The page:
Not quite a classic, it’s nonetheless a welcome statement from one of the decade’s most important hip-hop artists.
The title of Chance the Rapper’s The Big Day could be taken one of several ways: most obviously, it rather cheekily announces the long-awaited arrival of his first album proper and acquiescence to a traditional album release format (i.e. not a mixtape), or, more likely, as his supremely over-the-top coming out party. So chock-full of guests and musical ideas, the album very nearly lives up to its title in terms of sheer grandiosity; at 22 tracks and more than 75 minutes of material, it’s his most ambitious outing to date.
That said, it feels more a continuation of the sound and lyrical vision he established with his highly-touted mixtapes Acid Rap and Coloring Book. In fact, nothing here, despite its best intentions to the contrary, manages to supersede the epic, life-affirming vision of the latter He almost would’ve been better served had that been his first proper release rather than The Big Day.
But this is splitting hairs as Chance has already long-since been ensconced as one of the preeminent talents of his generation, not just in hip-hop but all of popular music. In other words, he would’ve had to have failed miserably for The Big Day not to come off as anything less than a well-deserved victory lap. Indeed, it’s hard to believe it’s already been more than three years since we last heard from him (a lifetime in our current ADHD-addled, content oversaturated society), yet a quick look at his output of the past decade will show that he’s largely stuck to a once-every-three-years workload. This isn’t to say he hasn’t been busy, of course, given his extremely high profile via both his music and his unprecedented philanthropic efforts designed to help the city and community he so clearly loves.
So how is The Big Day? Thematically, it continues mining the personal and nostalgic elements that made both Acid Rap and Coloring Book so endearing from a lyrical standpoint. The most obvious and immediate example of this well-worn nostalgic territory comes in the form of “Do You Remember,” an almost overly-twee track featuring Death Cab for Cutie’s Ben Gibbard singing the hook, his delivery of the lyric, “Do you remember how when you were younger/ The summers all lasted forever?” sounds for all the world like an aborted Postal Service track.
On the personal front, he explores the dysfunctional nature of brotherly love on “Roo,” a track featuring another indie artist in the form of CocoRosie, a seemingly unlikely pairing that subsequently pales in comparison with the world-bending pairing on “5 Year Plan” (more on that in a moment). He also spends copious amounts of time exploring his new role as father and myriad relationship pitfalls, none of which has the same sort of visceral impact as his previous efforts, unfortunately. But as his world has grown exponentially, so has the need to broaden his collaborative horizons.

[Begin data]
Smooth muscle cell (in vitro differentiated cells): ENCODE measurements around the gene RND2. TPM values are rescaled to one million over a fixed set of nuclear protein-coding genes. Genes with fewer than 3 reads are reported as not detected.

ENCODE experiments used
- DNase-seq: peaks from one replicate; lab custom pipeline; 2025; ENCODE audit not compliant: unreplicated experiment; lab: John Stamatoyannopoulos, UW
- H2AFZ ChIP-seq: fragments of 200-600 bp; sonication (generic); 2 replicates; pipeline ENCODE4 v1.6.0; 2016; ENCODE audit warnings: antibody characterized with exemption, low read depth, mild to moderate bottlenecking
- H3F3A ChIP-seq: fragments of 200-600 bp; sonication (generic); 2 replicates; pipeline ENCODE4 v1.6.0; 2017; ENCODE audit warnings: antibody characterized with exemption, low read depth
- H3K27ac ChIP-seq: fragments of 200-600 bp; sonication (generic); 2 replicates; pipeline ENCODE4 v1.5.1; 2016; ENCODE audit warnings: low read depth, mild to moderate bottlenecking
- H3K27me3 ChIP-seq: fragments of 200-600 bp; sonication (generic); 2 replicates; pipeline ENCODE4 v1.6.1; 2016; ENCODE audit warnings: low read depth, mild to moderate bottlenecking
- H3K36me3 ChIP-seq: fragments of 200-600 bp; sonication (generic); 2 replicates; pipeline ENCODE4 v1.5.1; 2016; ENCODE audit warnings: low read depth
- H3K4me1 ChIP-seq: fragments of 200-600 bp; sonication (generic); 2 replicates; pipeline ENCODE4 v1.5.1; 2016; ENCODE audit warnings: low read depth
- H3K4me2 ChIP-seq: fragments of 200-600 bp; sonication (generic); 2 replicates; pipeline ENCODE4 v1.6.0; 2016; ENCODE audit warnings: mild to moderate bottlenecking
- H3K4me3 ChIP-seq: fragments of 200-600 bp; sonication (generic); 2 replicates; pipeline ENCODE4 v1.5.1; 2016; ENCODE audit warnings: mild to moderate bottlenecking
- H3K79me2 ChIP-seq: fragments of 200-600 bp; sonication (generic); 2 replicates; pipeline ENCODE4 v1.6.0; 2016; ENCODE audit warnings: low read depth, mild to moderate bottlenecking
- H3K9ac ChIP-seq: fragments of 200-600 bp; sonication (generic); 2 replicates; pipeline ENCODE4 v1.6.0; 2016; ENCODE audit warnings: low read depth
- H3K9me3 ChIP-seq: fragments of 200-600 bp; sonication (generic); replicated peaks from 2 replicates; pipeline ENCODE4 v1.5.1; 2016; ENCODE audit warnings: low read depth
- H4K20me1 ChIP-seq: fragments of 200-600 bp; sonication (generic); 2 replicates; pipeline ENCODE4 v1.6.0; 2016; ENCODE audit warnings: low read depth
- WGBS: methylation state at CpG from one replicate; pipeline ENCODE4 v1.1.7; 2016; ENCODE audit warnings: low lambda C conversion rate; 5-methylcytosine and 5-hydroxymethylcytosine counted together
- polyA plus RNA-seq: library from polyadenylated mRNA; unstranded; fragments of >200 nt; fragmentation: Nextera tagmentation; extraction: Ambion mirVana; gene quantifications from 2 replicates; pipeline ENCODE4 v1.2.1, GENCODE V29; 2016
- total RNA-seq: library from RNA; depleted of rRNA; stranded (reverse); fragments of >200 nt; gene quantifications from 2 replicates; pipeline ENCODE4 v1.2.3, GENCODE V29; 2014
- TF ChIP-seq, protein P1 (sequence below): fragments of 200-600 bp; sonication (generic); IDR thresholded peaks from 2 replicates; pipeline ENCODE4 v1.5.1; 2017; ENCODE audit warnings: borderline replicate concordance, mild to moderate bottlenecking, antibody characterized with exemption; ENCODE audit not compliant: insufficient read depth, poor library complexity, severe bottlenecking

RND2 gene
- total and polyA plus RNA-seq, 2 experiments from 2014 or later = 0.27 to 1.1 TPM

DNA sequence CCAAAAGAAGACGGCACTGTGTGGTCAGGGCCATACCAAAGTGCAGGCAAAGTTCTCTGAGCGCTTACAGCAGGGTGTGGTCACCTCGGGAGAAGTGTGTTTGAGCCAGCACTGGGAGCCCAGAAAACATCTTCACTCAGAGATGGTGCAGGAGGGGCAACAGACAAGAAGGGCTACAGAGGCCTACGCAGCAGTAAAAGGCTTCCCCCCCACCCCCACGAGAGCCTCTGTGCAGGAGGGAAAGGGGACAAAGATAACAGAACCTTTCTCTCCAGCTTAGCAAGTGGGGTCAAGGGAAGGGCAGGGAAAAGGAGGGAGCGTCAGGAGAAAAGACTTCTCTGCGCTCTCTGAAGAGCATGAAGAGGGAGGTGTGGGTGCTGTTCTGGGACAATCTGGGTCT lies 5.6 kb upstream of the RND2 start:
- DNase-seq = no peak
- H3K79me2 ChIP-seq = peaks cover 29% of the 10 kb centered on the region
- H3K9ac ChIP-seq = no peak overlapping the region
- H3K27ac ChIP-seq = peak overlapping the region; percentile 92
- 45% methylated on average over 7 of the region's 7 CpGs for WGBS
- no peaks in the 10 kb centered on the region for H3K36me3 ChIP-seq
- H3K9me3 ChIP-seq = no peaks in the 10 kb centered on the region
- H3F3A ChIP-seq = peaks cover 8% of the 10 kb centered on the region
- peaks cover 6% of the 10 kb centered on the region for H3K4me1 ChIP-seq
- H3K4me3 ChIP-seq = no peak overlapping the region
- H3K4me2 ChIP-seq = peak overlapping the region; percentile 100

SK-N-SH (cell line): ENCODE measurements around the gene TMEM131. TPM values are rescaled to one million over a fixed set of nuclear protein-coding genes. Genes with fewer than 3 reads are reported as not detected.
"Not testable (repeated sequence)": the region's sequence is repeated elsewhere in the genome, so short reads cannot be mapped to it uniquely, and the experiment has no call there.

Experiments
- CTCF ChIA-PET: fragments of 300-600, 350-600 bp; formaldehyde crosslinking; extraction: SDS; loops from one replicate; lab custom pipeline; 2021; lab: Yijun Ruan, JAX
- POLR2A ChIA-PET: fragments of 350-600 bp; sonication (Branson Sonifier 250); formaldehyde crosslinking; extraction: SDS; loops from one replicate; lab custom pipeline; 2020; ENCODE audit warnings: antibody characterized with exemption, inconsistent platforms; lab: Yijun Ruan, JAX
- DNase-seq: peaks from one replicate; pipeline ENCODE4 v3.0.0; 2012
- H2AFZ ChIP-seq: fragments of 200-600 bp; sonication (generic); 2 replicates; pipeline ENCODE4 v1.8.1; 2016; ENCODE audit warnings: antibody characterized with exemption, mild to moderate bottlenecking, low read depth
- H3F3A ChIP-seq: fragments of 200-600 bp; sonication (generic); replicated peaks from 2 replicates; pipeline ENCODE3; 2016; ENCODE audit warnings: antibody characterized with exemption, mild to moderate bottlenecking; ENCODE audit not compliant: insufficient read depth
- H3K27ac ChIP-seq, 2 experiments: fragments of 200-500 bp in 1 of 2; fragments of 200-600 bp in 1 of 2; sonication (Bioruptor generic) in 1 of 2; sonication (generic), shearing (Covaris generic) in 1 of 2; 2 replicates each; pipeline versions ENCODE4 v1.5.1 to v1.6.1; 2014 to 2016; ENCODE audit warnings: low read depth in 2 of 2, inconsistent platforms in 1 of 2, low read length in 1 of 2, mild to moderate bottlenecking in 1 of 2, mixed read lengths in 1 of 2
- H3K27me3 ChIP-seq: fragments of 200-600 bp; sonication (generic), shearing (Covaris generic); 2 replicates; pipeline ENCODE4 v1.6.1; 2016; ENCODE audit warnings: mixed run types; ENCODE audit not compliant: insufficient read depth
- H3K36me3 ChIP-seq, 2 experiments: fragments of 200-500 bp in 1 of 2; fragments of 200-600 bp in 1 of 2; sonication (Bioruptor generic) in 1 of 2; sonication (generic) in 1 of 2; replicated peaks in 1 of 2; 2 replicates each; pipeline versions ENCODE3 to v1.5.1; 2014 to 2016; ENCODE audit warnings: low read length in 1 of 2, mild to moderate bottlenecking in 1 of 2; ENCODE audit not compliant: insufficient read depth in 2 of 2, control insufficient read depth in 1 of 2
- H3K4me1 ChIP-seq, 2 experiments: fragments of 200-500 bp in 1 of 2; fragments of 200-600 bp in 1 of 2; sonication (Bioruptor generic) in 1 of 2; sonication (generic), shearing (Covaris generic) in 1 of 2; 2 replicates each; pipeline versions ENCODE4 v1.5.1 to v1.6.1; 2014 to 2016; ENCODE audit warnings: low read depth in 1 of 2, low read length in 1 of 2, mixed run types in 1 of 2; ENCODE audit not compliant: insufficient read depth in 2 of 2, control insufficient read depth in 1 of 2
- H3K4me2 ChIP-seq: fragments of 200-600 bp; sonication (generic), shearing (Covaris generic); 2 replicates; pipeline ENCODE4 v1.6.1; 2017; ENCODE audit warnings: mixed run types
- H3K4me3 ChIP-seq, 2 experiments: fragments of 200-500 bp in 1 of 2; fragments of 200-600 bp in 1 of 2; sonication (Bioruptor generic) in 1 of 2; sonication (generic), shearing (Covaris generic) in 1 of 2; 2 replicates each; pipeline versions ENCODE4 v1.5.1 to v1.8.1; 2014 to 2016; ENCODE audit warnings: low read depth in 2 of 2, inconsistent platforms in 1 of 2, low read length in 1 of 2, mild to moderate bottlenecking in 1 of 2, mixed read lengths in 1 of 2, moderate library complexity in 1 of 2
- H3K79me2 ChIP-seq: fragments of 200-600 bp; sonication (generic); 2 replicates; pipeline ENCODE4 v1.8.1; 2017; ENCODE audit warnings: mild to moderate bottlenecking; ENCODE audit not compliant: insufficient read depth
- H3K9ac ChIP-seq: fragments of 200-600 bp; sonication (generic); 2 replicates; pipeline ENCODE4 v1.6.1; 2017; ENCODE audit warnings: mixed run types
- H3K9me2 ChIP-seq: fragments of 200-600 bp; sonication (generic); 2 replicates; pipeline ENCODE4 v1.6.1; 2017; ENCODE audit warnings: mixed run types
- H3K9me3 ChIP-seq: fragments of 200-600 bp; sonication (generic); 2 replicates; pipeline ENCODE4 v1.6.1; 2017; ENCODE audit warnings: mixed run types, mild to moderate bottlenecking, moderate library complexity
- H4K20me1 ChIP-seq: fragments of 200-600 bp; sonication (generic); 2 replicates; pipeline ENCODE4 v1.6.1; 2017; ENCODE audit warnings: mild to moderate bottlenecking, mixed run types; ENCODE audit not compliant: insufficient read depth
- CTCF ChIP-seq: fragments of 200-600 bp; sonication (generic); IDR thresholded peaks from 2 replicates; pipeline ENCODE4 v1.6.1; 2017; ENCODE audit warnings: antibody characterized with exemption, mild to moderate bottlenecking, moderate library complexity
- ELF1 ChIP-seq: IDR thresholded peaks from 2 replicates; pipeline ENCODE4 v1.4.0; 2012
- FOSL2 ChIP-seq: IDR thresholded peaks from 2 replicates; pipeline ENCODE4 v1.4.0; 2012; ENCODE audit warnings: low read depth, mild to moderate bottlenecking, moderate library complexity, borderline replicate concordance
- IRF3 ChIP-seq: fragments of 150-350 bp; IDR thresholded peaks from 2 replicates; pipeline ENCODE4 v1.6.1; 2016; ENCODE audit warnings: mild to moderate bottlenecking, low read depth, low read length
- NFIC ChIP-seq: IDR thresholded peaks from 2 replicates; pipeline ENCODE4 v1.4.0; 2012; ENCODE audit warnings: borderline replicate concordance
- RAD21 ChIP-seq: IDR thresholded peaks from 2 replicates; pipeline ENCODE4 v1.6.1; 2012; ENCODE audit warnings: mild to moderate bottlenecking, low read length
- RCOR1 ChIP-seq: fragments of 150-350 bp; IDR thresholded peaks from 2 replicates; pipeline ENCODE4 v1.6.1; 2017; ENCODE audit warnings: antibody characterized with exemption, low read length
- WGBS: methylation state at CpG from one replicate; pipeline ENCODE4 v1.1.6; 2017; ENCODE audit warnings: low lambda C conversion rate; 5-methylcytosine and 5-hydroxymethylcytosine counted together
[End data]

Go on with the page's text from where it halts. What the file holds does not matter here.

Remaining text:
And it’s this spirit of collaboration that makes The Big Day such an enjoyable listen. Pulling out all the stops, Chance enlists the help of a who’s-who of hip-hop and R&B luminaries, bringing along the likes of John Legend (“All Day Long”), En Vogue (“I Got You (Always and Forever)”), Gucci Mane (“Big Fish”) and a double dose of Nicki Minaj (“Slide Around” and “Zanies and Fools”). Each of these makes perfect sense and fit within the expected framework of a major release like this. But Chance has never been one to be concerned with expectations and the prevailing trends of the genre; just look at the heavy gospel and jazz influence across all his mixtapes that continues here.
So when, of all people, Randy Newman makes an appearance midway through “5 Year Plan” the initial shock of his inimitable voice singing the song’s anti-hook wears off rather quickly and, just as hastily, settles very nearly into the commonplace. It makes a strange kind of sense, in a way, Newman being an equally iconoclastic performer—albeit within in a decidedly different medium—and slotting in nicely within the world of The Big Day.
It’s not all revelatory, however, with more than a few seemingly tossed-off moments thrown in to maintain some sense of levity. “Get a Bag” (“You want a bag /You get a bag”) isn’t exactly groundbreaking, while “Hot Shower” is more amusing than rewarding. But anyone already firmly within the Chance the Rapper camp won’t mind in the slightest, so overwhelmingly thrilled will they be with the arrival of The Big Day that even these slight dips in quality will be forgiven, if not entirely forgotten. On the whole, this is more of what we’ve come to expect from Chance, only this time it’s conducted on a far more epic scale. Not quite a classic, it’s nonetheless a welcome statement from one of the decade’s most important hip-hop artists.